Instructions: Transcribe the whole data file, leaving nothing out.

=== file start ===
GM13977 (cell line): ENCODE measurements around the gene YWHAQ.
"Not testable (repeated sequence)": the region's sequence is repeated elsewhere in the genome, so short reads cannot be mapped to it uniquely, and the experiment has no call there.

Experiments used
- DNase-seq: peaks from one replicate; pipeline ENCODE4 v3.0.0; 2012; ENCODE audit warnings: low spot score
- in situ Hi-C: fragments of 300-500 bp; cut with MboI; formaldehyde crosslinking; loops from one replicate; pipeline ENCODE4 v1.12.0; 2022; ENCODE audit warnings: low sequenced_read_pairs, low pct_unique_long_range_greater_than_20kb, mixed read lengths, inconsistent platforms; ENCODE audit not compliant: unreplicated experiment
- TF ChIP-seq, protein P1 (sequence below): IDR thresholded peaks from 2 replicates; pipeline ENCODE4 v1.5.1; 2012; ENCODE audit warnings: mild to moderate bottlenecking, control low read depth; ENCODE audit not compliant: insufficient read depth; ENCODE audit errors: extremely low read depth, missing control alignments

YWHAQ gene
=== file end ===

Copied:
GM13977 (cell line): ENCODE measurements around the gene YWHAQ.
"Not testable (repeated sequence)": the region's sequence is repeated elsewhere in the genome, so short reads cannot be mapped to it uniquely, and the experiment has no call there.

Experiments used
- DNase-seq: peaks from one replicate; pipeline ENCODE4 v3.0.0; 2012; ENCODE audit warnings: low spot score
- in situ Hi-C: fragments of 300-500 bp; cut with MboI; formaldehyde crosslinking; loops from one replicate; pipeline ENCODE4 v1.12.0; 2022; ENCODE audit warnings: low sequenced_read_pairs, low pct_unique_long_range_greater_than_20kb, mixed read lengths, inconsistent platforms; ENCODE audit not compliant: unreplicated experiment
- TF ChIP-seq, protein P1 (sequence below): IDR thresholded peaks from 2 replicates; pipeline ENCODE4 v1.5.1; 2012; ENCODE audit warnings: mild to moderate bottlenecking, control low read depth; ENCODE audit not compliant: insufficient read depth; ENCODE audit errors: extremely low read depth, missing control alignments

YWHAQ gene